WHILE CN may not be willing to provide aboriginal artifacts found during construction work this year to a local museum that’s asked for them, it says it does have an agreement to safely house them.
That agreement, says CN official Warren Chandler, is with a Gitxsan chief from the area called Arthur Matthews.
When CN began planning to extend its sidings in the Cedarvale area, it contacted Gitxsan authorities and established that Matthews was the right chief based on traditional clan territory, said Chandler.
“It was well-defined that this was the clan territory for Arthur Matthews,” he said.
“The agreement calls for the artifacts to be housed in a facility that’s owned and managed by the Gitxsan chiefs,” Chandler added.
Archaeologists were hired to be at the construction site and have possession of artifacts which include arrowheads and cutting tools.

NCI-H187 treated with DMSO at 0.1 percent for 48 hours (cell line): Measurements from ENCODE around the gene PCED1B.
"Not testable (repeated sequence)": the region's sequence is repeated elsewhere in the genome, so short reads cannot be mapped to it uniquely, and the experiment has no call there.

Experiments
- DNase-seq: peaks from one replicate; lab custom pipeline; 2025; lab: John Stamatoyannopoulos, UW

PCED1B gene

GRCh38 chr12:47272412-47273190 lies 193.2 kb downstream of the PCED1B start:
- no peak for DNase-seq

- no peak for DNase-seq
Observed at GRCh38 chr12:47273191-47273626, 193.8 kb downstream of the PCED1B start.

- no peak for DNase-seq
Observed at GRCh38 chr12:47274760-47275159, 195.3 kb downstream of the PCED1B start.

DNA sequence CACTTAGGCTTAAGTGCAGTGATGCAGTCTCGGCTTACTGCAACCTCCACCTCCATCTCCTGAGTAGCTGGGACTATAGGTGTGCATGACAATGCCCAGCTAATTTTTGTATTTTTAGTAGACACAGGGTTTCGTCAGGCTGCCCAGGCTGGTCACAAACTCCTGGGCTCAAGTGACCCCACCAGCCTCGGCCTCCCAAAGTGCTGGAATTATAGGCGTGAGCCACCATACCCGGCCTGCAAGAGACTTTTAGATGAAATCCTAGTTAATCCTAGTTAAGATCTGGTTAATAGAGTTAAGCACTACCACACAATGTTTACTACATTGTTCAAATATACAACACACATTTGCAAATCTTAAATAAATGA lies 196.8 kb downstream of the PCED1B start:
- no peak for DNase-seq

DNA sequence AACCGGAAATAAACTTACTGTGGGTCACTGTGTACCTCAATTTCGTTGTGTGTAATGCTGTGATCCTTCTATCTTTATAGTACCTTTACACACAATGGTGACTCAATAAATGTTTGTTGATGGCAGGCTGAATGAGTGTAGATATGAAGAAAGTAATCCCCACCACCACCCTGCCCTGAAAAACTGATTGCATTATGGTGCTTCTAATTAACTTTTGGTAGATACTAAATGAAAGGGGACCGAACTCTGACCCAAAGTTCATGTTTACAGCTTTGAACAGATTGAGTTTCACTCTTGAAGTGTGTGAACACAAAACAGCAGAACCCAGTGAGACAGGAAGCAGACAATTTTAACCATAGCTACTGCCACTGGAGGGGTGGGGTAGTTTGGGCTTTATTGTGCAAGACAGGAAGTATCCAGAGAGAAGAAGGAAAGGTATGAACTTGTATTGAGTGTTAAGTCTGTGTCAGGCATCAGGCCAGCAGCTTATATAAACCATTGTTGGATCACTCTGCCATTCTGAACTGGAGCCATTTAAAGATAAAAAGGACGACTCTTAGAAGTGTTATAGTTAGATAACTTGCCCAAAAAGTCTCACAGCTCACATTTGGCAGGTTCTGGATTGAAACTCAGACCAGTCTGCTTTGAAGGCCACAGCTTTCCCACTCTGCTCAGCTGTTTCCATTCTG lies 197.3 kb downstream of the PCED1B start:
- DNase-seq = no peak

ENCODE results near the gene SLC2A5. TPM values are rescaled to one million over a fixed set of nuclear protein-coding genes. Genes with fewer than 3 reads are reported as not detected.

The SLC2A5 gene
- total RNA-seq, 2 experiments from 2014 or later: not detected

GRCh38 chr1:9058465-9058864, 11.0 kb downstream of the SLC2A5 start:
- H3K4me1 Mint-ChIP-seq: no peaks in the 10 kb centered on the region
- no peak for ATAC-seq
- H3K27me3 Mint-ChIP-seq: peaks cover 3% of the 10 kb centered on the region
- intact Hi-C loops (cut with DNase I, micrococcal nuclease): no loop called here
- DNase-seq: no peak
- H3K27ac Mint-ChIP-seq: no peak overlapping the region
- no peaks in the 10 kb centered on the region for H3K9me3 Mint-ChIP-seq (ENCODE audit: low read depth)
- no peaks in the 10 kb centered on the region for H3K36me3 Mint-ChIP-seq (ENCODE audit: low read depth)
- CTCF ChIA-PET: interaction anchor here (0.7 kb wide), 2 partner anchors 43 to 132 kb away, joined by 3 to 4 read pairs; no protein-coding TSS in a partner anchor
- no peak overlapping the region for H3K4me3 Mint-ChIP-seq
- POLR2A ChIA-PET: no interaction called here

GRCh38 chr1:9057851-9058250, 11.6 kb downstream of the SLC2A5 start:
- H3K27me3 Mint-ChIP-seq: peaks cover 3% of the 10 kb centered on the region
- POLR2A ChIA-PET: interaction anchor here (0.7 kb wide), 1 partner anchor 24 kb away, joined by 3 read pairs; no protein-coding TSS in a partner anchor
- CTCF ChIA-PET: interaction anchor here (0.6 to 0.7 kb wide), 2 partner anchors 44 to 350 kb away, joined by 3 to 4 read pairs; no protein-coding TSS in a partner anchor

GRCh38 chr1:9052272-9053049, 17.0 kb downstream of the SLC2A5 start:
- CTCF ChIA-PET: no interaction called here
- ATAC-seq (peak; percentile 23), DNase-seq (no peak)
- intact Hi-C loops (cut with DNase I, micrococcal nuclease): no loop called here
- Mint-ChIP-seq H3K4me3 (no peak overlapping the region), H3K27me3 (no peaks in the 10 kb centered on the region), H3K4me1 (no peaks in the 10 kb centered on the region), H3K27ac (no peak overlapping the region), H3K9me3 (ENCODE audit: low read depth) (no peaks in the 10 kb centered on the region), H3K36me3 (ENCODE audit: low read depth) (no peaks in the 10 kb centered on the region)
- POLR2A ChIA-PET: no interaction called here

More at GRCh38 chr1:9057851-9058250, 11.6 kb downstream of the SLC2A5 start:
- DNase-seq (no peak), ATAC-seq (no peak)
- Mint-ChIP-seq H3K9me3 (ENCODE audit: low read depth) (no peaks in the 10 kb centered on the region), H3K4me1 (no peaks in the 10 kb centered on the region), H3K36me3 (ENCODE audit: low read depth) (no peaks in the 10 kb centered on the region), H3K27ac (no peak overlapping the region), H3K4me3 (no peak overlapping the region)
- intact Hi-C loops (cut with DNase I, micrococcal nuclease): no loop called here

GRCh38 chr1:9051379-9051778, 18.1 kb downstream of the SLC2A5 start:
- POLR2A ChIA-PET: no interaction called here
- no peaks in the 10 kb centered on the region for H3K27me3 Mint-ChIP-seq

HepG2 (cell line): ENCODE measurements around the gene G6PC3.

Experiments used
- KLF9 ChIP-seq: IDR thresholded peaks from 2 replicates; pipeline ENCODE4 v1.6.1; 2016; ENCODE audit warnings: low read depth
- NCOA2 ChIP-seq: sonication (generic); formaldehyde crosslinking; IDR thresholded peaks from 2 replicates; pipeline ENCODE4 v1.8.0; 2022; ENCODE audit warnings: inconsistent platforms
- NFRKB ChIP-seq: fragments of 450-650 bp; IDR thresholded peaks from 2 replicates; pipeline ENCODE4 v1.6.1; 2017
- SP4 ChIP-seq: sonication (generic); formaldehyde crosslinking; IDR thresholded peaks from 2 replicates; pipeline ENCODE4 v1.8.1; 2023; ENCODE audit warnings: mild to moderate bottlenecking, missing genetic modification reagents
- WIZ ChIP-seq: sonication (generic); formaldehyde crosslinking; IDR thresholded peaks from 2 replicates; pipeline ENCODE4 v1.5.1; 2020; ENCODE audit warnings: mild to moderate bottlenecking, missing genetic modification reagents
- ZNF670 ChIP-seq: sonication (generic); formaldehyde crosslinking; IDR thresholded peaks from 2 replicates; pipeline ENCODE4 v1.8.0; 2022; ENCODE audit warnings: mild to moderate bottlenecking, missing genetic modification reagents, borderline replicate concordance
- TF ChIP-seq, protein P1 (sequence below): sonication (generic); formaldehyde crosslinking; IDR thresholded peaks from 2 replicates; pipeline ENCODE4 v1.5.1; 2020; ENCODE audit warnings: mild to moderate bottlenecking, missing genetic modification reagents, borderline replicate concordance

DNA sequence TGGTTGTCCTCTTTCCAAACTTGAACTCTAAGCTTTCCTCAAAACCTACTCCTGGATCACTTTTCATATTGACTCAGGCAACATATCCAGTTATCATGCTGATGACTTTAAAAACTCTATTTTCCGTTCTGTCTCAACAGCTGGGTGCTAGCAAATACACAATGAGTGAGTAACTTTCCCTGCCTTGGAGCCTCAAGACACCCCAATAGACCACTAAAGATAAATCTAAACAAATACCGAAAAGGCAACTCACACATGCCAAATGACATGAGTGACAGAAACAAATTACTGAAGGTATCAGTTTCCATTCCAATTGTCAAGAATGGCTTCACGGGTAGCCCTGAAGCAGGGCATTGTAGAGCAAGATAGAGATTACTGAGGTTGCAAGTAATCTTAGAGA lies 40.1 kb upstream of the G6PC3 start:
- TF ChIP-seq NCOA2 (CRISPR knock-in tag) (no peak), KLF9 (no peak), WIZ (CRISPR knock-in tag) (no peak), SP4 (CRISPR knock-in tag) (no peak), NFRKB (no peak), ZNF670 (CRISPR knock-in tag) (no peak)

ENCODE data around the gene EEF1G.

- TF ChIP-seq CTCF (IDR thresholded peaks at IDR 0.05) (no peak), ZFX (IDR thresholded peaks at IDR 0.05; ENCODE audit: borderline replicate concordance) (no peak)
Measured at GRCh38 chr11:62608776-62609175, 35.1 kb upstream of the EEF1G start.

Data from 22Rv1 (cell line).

Still to be determined is when the artifacts are to be turned over to the Gitxsan.
Mary Dalen, who lives at Cedarvale and has developed a small museum under the auspices of the Meanskinisht Village Historical Association, questions CN’s agreement with Matthews.
The area where the artifacts were found is not part of his traditional territory, she says.
“The land belongs to my grandmother’s people. There’s a direct link,” said Dalen.
Chandler says he’s not aware of any mechanism to deal with conflicting claims to artifacts and that as far as CN is concerned, it is dealing with the right person in Matthews.
“We’ll be honouring our agreement,” he said.